Link NCA Chad Case Study Abdi District of the Ouaddaï Region, 2015/2016
STUDY BACKGROUND AND CONTEXT
International Medical Corps (IMC) has been working on nutrition in Chad, which ranks 185th on the 2014 Human Development Index , since 2004.
A SMART survey conducted in 2014 in the Abdi district (Ouaddai region) in eastern Chad determined that Abdi had some of the highest acute malnutrition rates (wasting) in the Sahel; 13.7% moderate acute malnutrition (MAM) and 4% severe acute malnutrition (SAM) rates were recorded for children under 5 years old.
The experience of IMC in Chad confirmed that the principal factors contributing to malnutrition were linked to structural issues and questions of chronic underdevelopment. There is poor food security in general in the Abdi district. Livelihoods are based on agricultural production of different grains, gardening (which are easily affected by unpredictable rainfalls) and pasturage. The sanitary context is troubling and is particularly connected to reduced access and utilization of the poorly developed healthcare system in the region.
To have a sustainable impact on nutrition insecurity in the region, it was essential for IMC to have an understanding of the principal underlying causes of undernutrition and the local context. IMC decided to implement a Link NCA study, financed by OFDA, to determine the underlying causes and risk factors for undernutrition. After completing the Link NCA study it would be possible to develop appropriate, effective and global program responses, aimed at improving nutrition security in the Abdi district.
To evaluate the causes of undernutrition in Abdi, a mixed method approach was used. The quantitative methodology is designed to objectively evaluate the prevalence of undernutrition and its risk factors, while the qualitative analysis seeks to address questions regarding how or why undernutrition/good nutrition occurs. The two methods are complementary and offer an in-depth, global image of the causes of undernutrition. The information from these multiple sources was then reviewed and triangulated through a participatory process to generate a general consensus on undernutrition causality in the Abdi district.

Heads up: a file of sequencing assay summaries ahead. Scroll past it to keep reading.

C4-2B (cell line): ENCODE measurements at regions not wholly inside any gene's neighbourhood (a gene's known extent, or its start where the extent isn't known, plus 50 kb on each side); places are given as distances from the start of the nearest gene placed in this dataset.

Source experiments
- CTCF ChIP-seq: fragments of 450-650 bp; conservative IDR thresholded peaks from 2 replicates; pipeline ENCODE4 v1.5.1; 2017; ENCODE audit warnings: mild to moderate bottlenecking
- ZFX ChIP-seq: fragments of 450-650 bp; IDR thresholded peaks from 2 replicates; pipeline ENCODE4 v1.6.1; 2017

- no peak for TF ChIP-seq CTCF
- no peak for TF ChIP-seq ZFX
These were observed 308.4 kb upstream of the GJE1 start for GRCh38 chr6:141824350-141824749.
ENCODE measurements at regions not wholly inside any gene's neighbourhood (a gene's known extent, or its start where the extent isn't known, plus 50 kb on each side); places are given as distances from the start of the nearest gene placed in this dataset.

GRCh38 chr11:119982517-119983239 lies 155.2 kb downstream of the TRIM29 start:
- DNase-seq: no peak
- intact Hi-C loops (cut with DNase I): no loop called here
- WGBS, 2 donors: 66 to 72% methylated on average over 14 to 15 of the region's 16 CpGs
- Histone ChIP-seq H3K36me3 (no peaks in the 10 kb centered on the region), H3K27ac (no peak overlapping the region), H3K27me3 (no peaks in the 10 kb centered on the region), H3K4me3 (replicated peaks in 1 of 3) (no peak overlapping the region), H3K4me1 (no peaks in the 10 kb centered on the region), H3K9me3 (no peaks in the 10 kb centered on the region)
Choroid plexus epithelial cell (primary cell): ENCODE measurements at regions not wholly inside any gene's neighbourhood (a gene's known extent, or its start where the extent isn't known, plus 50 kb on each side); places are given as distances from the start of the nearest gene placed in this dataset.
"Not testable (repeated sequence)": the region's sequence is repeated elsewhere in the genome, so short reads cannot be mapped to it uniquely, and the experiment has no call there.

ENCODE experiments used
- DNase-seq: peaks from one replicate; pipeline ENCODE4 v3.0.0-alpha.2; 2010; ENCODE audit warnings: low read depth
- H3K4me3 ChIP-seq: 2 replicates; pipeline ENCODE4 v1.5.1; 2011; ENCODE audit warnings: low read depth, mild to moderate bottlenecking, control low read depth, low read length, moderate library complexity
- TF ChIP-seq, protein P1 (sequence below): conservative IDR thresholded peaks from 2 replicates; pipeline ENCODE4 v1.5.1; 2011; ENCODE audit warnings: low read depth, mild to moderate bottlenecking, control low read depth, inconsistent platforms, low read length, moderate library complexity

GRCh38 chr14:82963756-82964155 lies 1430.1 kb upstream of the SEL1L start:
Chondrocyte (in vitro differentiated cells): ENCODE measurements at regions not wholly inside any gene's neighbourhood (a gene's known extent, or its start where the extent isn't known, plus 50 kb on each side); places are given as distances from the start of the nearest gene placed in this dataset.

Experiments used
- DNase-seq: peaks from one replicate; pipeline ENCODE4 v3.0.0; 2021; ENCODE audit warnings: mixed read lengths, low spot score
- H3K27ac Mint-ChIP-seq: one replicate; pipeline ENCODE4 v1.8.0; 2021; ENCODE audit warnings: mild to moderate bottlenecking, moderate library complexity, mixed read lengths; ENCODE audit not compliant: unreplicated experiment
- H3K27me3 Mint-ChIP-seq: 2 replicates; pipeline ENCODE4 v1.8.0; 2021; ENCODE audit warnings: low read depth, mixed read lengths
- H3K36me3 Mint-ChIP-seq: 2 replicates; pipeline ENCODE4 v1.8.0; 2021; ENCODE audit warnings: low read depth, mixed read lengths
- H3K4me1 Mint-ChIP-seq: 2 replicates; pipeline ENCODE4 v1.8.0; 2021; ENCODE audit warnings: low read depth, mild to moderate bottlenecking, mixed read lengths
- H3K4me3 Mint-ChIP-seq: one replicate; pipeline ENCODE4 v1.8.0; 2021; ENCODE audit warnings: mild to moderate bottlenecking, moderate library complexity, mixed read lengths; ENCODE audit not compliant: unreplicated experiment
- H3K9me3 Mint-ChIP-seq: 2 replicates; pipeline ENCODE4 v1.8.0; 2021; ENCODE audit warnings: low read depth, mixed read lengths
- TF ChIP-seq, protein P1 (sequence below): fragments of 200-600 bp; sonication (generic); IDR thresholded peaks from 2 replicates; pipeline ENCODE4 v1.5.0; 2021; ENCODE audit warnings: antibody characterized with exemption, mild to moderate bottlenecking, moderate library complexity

The Link NCA was conducted over 5 months between September 2015 and January 2016 at the end of the lean season in four phases:
The first step focused on a literature review of existing data sources which was performed by the NCA analyst. There were also preliminary interviews with governmental and non-governmental partners. This was part of the preparatory phase implemented for all potential Link NCAs, to determine the need and feasibility of conducting a Link NCA study.
Developing Nutrition Causal Hypotheses
The next step was to develop hypotheses for the causes of undernutrition in Abdi, with the information gathered from the first phase. These hypotheses were discussed, reworked and validated during a technical workshop in Abeche.
Community Level Data Collection
Qualitative and quantitative studies were carried out in November and December 2015 in order to validate the causal hypotheses and potential risk factors developed during the second phase.
Synthesizing Results and Building Consensus
After the data collection, the hypotheses were ranked according to importance, while paying careful attention to historical variations and vulnerable groups. The results were then presented to the local community and also during a final technical workshop where outcomes were discussed with stakeholders and multisectoral WaSH, health/nutrition and food security experts. A sequential, participatory process was employed to build consensus around the plausible causes of undernutrition.